Annick Goutal Passion, 1983. Perfumer Annick Goutal.
The emotion passion has come to be confused with the expression of passion. Borrowing the vocabulary the romantic comedy film, passion has come to mean any attention seeking act. Set this in a culture where an action’s value varies directly with the number of people who witness it and passion loses its meaning as an internal state.
Annick Goutal’s Passion fits an older definition that describes an emotional state on the spectrum from enthusiasm to compulsion. Yes, there are objects of passion, but passion is what you yourself feel.
Passion, the perfume, is gorgeous. It’s a blended floral, a prospect that by itself is hit-or-miss, but the blend includes both tropical and more rugged white florals. A failure with this pair of genres could be a disaster, but Passion is exquisite. It has a distinct personality and excellent form along with an ambiguity that lends itself to mystery rather than indecision.
Mixed florals such as Patou’s Joy and de Nicolai’s Number One show that the ‘prettier’ aspects of a flower, the sweetness and light, are important, but the expertise is in the use of the rawer, less obvious side of the flower. The perfumes of the Goutal line are not known for their outrageousness. Passion draws on the underbelly of the flower to paint a mixed floral, but because it used both classical and the tropical flowers, it has a larger palette to draw on. I don’t find Passion overwhelming or oversized. It’s buttery and textured and relaxed. Passion lets its hair down. As for us men, Passion leaves its shirt-tails untucked suggesting not so much informality as the desire for an easy range of motion. Again, passion isn’t about the reading. It’s about the inspired state.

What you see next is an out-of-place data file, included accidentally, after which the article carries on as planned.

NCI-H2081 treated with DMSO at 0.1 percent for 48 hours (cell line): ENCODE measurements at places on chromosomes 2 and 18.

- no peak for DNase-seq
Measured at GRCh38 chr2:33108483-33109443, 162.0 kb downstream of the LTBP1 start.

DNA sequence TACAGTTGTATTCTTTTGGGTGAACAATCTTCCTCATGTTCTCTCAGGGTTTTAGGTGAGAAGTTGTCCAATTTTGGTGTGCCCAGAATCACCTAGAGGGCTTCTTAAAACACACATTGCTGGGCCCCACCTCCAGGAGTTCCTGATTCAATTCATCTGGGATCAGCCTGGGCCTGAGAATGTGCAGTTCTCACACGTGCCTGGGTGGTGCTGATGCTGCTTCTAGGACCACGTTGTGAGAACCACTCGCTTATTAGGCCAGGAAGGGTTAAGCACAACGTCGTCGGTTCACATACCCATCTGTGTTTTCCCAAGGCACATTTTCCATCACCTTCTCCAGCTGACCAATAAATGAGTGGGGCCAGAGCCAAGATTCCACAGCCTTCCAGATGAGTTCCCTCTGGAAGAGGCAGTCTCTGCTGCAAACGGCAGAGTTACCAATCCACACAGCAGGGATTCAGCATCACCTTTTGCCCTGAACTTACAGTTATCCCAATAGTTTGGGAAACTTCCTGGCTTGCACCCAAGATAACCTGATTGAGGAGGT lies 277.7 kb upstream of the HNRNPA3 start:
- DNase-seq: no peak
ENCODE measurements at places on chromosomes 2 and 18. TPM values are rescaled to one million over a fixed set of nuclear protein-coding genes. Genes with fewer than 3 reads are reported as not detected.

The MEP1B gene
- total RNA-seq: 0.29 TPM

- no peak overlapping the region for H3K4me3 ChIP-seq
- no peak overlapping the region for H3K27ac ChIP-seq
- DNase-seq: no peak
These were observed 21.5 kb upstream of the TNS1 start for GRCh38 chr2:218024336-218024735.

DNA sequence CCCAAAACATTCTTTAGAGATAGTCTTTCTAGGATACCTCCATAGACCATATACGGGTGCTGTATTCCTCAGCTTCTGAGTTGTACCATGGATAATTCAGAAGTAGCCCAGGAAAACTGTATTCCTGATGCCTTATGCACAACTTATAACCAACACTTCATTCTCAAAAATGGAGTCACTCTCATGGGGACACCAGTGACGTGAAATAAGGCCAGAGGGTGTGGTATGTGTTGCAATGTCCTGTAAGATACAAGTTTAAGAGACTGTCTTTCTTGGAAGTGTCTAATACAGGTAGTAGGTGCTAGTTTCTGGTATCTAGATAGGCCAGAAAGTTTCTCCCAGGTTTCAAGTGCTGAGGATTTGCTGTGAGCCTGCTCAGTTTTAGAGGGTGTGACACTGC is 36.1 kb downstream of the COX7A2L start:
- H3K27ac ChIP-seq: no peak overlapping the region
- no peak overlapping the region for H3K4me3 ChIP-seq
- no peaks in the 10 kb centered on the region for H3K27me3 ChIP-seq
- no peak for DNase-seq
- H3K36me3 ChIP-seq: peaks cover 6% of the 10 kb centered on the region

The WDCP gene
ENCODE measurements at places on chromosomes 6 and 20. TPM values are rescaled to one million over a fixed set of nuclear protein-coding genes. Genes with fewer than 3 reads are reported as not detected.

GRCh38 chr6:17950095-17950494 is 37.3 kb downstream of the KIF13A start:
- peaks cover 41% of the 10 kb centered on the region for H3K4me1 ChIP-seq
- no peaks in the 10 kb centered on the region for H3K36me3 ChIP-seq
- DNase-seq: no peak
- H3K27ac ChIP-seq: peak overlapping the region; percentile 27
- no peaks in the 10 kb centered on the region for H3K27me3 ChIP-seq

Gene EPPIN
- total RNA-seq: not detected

As an early niche line, the focus was on reconsidering the attributes of classical perfumery. Early Goutal perfumes didn’t create new genres or revolutionize traditional ones, but dove deep into the qualities that underlined earlier styles of perfumery, especially in the floral department.